To be clear I am not saying the T doesn’t need to get its act together, it clearly fucking does. But the risk is not higher on the T than in a car.

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The T is still safer than driving. facts over feelings.

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So you are telling me for a fact this will have no affect on T ridership?

And the risk I mentioned is not safety, but actually getting to your location in a reasonably amount of time. No one was injured in today's incident, but 100% of the people on the train were late to their destination.

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It's so-you-are-telling-me person!

So you are telling me for a fact this will have no affect on T ridership?

They said nothing remotely like that. Please, sweep up your straw.

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Now it is a strawman?

So you are telling me for a fact this will have no affect on T ridership?

This was your response to a statement that did not say, "for a fact" or any other way, that "this will have no affect on T ridership". That's a strawman. Look it up.

You’re exhausting

You're a lightweight.

“It’s shocking, but not shocking at the same time… “It’s awful, but it’s kind of our daily life in Boston taking the train I guess.”

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Let alone jump into the river. Just walk through the other cars that weren't exploding or in fire down to the last.

It's easy to say not being on a train car where you've just heard explosions and the car starts to fill with smoke and all.

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The incident looks like it might be like the train fire a few years ago north of Wellington. In that incident, a metal sign got caught between the third-rail shoe on the car and the third-rail. That caused an electrical short, which in turn set the wooden beam the third-rail shoe is mounted to on fire. The heat from that then caused the air bag (the air suspension) to explode, resulting in a ball of fire (like pricking a balloon with a match). Luckily, even the older cars are made from fire resistent material, so once the oxygen from the air bag is released in a fire ball, it will burn out the rubber air bag (which causes the heavy black smoke) but won't spread into the interior of the car. But obviously, the average person is not going to know all that and will want to escape as soon as possible.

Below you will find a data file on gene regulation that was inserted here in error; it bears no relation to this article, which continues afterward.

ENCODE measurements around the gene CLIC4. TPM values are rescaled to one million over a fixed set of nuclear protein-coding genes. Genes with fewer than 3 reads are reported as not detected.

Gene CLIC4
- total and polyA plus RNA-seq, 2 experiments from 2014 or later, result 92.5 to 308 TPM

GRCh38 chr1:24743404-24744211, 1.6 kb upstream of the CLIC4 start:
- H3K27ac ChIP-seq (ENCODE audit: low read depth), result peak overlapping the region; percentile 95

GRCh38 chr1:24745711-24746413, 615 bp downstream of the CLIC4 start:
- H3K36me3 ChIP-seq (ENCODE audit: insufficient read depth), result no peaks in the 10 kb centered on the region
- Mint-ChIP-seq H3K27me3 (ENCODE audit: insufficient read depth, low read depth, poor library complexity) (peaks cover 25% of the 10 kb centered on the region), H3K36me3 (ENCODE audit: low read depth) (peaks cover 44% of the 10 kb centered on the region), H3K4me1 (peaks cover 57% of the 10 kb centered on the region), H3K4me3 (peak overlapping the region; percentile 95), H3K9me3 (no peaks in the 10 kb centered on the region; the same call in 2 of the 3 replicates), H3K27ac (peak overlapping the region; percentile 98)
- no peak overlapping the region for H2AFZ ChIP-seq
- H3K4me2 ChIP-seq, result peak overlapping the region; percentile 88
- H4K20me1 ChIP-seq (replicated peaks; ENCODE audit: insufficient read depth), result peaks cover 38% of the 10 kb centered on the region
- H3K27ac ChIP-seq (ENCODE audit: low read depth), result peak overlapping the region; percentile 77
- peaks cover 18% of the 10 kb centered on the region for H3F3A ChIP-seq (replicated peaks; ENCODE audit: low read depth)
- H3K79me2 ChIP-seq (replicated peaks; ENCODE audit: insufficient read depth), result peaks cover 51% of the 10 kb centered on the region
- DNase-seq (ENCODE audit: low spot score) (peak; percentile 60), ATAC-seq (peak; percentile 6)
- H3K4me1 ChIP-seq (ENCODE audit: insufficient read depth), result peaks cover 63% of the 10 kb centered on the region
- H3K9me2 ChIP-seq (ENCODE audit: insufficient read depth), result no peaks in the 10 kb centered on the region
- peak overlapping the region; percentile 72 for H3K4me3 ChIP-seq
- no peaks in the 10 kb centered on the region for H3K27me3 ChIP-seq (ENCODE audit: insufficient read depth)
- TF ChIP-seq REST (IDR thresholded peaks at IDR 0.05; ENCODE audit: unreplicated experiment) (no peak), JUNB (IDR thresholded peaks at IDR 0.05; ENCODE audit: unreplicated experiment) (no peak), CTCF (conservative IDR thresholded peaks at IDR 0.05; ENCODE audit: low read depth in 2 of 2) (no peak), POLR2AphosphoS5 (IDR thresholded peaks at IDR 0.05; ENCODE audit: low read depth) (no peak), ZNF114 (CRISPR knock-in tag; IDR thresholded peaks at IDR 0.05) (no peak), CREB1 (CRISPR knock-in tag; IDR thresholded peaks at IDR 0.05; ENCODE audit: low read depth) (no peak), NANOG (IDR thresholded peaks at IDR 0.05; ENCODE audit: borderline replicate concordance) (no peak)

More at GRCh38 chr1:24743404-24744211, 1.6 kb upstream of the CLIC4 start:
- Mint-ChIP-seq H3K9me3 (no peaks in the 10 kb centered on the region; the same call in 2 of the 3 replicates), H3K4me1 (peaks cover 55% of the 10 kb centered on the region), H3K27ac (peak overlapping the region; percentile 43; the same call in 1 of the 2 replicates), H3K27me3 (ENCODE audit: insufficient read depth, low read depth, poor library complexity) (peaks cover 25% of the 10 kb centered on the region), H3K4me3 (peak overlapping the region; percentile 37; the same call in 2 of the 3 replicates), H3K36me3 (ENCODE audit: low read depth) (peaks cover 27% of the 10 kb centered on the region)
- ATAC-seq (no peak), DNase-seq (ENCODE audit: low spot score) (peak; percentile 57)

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The quote from one of the evacuees was that the emergency exit wouldn't open, and flames started moving into in the car.

In a sane universe, these doors would be tested weekly (the doors between trains); it's a simple inspector walking through the train, from front cab to rear, opening each door, passing through, and closing. On a schedule. One guy, one hour, every morning, walking through trains, and tagging those on today's schedule that need the doors fixed before they're dispatched. And maybe, at the end of their shift, repeating the walkthrough to test the repaired trains.

But in a sane universe, maintenance is not a dirty word. Don't you LOVE living in Bizarro Universe?